I personally believe that the reason why nearly 80% of those jailed are African-American and Hispanic is because the age of slavery is turning into the age of incarceration.  Something is fouled-up big time in our justice system  when half of the people in jail have mental illnesses and half have not seen a lawyer or a judge and have no idea why they are being charged.  It is fouled big time when people in county jails die because the jails withhold their medicine or that a young woman commits suicide to get out of a situation where a sheriff is using the inmates as prostitutes and running a drug ring through the jails.  Jails say something about how our democracy has failed the worst — with people who have the least to give.

I think everyone needs to spend some time in jail to view this first-hand.  Otherwise, they wouldn’t believe how our country sweeps lives under the steel rug. And 2)  There is a quote by Dan Berrigan ( I say it in the book, too). “There is no peace because there are no peacemakers. There are no makers of peace because the making of peace is at least as costly as the making of war–at least as exigent, at least as disruptive, at least as liable to bring disgrace and prison and death in its wake.”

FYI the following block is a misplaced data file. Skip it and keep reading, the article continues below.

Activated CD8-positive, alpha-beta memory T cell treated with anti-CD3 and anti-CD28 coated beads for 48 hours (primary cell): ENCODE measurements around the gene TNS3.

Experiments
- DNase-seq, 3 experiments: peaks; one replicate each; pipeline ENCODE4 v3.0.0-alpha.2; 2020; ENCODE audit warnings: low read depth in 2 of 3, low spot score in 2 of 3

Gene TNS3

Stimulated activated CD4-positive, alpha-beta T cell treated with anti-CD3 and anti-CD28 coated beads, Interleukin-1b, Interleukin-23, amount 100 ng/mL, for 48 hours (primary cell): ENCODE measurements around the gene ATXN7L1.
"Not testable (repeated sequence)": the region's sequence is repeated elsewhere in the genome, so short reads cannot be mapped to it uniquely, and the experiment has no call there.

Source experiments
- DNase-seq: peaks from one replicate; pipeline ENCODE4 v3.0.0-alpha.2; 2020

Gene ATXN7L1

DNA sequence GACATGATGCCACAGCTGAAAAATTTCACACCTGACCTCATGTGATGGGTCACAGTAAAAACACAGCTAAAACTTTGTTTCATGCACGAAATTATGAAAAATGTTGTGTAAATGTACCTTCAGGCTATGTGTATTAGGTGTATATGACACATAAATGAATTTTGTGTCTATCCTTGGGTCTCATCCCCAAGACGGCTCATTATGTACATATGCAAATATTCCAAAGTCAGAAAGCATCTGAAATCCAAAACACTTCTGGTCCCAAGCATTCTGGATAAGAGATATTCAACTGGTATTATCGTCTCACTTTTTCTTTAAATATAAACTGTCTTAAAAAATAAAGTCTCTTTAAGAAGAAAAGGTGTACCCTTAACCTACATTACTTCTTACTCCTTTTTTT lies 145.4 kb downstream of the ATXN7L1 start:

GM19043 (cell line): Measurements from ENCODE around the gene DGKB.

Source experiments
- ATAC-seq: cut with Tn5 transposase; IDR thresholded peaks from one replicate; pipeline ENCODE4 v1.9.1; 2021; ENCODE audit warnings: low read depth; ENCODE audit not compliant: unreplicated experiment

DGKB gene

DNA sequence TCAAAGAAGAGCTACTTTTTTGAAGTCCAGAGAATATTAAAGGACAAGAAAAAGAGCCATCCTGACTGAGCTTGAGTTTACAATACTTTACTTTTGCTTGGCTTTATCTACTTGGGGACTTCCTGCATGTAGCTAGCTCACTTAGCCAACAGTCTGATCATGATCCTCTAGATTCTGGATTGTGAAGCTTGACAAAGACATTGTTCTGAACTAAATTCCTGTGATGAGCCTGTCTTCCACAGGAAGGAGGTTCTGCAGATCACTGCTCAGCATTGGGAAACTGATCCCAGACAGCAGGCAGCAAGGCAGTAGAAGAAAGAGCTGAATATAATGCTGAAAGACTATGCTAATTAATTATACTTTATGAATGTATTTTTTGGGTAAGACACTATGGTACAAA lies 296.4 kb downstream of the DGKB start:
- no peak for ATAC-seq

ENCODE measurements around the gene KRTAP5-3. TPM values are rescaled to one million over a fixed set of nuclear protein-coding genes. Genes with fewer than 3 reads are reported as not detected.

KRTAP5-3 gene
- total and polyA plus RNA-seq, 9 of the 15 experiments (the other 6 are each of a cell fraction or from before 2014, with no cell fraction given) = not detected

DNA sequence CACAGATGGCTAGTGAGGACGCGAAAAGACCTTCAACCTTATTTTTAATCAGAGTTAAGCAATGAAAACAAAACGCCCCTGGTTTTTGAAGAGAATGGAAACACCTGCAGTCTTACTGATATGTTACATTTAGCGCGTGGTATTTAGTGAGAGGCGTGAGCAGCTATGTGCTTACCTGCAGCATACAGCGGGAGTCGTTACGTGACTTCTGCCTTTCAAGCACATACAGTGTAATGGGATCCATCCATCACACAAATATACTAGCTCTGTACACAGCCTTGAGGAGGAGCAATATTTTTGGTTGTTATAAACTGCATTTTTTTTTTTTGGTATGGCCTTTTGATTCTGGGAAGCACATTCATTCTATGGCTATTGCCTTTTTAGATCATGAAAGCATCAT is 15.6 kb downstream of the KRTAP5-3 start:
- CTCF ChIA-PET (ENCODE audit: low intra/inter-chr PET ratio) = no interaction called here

I think people are very afraid of going to jail.  Their fear rules them. Their love of normalcy dominates them.  So they do actions that are half-hearted, half-muddled, and half-baked.  I think if we did every action with the clear intention of going to jail then we would be infused with  enthusiasm to REALLY commit ourselves to an action and then, who knows what we could really do in this country?  We just need to go to jail and get over that fear.

I suppose we don’t know how we’ll react until we find ourselves in jail that first time. You certainly got over any second thoughts about it.  What’s it like to live in a small Texas town where you have the reputation as a rabble-rouser? Have family and friends been supportive or do you often find yourself in a party of one?

Most of my family is very conservative (Republicans) and religious orientated and I think their eyes kinda widen when they hear some of my antics but they now know me well enough to not say anything.  We generally do not say anything at all about what I do. It’s like the big pink elephant in the room.  But if someone asks them point blank, “Well, what does the family think of Diane?” my sister told them, “Well, as long as we don’t have to bail her out of jail, then she can do what she wants.”…Ha. pretty funny.  When I go off to do an action somewhere, I tell my 95-year old momma (who has been poor a lot of her life) that I’m off to sell a LOT of books…and she says, “Will you make a LOT of money???” and I say, “Oooooooh, yes!!!”   So, I tell my momma all kinds of lies.  It’s a little mutual arrangement we have.